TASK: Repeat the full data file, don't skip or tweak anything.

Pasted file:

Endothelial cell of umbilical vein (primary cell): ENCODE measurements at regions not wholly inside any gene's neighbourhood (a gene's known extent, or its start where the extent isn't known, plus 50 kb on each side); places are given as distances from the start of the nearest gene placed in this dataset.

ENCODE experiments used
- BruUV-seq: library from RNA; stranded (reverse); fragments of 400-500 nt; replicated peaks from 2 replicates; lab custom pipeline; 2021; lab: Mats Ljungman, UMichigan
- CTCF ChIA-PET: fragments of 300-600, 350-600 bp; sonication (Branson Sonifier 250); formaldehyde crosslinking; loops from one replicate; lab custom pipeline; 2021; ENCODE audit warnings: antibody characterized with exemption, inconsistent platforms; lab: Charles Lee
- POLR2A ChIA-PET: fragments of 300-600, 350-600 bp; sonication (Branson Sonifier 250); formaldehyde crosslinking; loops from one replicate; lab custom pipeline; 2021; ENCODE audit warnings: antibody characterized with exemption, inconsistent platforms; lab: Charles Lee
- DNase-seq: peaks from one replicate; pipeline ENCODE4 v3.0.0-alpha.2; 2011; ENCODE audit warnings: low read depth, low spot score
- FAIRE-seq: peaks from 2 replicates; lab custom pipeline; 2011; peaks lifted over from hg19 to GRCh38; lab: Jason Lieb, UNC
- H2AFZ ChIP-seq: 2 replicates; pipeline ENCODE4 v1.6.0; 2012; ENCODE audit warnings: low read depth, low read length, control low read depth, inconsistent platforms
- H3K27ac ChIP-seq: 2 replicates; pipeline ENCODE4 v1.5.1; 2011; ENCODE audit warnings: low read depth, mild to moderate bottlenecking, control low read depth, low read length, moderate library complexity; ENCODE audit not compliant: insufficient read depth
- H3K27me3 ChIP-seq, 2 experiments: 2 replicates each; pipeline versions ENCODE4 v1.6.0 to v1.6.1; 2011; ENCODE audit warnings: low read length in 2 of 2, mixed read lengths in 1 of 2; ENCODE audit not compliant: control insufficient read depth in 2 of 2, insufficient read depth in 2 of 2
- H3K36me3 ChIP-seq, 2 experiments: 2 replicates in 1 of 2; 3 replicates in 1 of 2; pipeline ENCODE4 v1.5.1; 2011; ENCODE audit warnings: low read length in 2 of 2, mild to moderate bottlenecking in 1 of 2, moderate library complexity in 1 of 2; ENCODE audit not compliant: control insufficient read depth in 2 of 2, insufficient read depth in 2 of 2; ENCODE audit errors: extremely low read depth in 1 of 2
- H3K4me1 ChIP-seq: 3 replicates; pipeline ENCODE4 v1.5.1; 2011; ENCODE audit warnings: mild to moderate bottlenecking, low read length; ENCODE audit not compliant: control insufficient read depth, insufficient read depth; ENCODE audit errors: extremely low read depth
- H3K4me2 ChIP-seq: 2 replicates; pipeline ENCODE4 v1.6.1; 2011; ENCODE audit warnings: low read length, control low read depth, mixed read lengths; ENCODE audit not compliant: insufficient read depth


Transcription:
Endothelial cell of umbilical vein (primary cell): ENCODE measurements at regions not wholly inside any gene's neighbourhood (a gene's known extent, or its start where the extent isn't known, plus 50 kb on each side); places are given as distances from the start of the nearest gene placed in this dataset.

ENCODE experiments used
- BruUV-seq: library from RNA; stranded (reverse); fragments of 400-500 nt; replicated peaks from 2 replicates; lab custom pipeline; 2021; lab: Mats Ljungman, UMichigan
- CTCF ChIA-PET: fragments of 300-600, 350-600 bp; sonication (Branson Sonifier 250); formaldehyde crosslinking; loops from one replicate; lab custom pipeline; 2021; ENCODE audit warnings: antibody characterized with exemption, inconsistent platforms; lab: Charles Lee
- POLR2A ChIA-PET: fragments of 300-600, 350-600 bp; sonication (Branson Sonifier 250); formaldehyde crosslinking; loops from one replicate; lab custom pipeline; 2021; ENCODE audit warnings: antibody characterized with exemption, inconsistent platforms; lab: Charles Lee
- DNase-seq: peaks from one replicate; pipeline ENCODE4 v3.0.0-alpha.2; 2011; ENCODE audit warnings: low read depth, low spot score
- FAIRE-seq: peaks from 2 replicates; lab custom pipeline; 2011; peaks lifted over from hg19 to GRCh38; lab: Jason Lieb, UNC
- H2AFZ ChIP-seq: 2 replicates; pipeline ENCODE4 v1.6.0; 2012; ENCODE audit warnings: low read depth, low read length, control low read depth, inconsistent platforms
- H3K27ac ChIP-seq: 2 replicates; pipeline ENCODE4 v1.5.1; 2011; ENCODE audit warnings: low read depth, mild to moderate bottlenecking, control low read depth, low read length, moderate library complexity; ENCODE audit not compliant: insufficient read depth
- H3K27me3 ChIP-seq, 2 experiments: 2 replicates each; pipeline versions ENCODE4 v1.6.0 to v1.6.1; 2011; ENCODE audit warnings: low read length in 2 of 2, mixed read lengths in 1 of 2; ENCODE audit not compliant: control insufficient read depth in 2 of 2, insufficient read depth in 2 of 2
- H3K36me3 ChIP-seq, 2 experiments: 2 replicates in 1 of 2; 3 replicates in 1 of 2; pipeline ENCODE4 v1.5.1; 2011; ENCODE audit warnings: low read length in 2 of 2, mild to moderate bottlenecking in 1 of 2, moderate library complexity in 1 of 2; ENCODE audit not compliant: control insufficient read depth in 2 of 2, insufficient read depth in 2 of 2; ENCODE audit errors: extremely low read depth in 1 of 2
- H3K4me1 ChIP-seq: 3 replicates; pipeline ENCODE4 v1.5.1; 2011; ENCODE audit warnings: mild to moderate bottlenecking, low read length; ENCODE audit not compliant: control insufficient read depth, insufficient read depth; ENCODE audit errors: extremely low read depth
- H3K4me2 ChIP-seq: 2 replicates; pipeline ENCODE4 v1.6.1; 2011; ENCODE audit warnings: low read length, control low read depth, mixed read lengths; ENCODE audit not compliant: insufficient read depth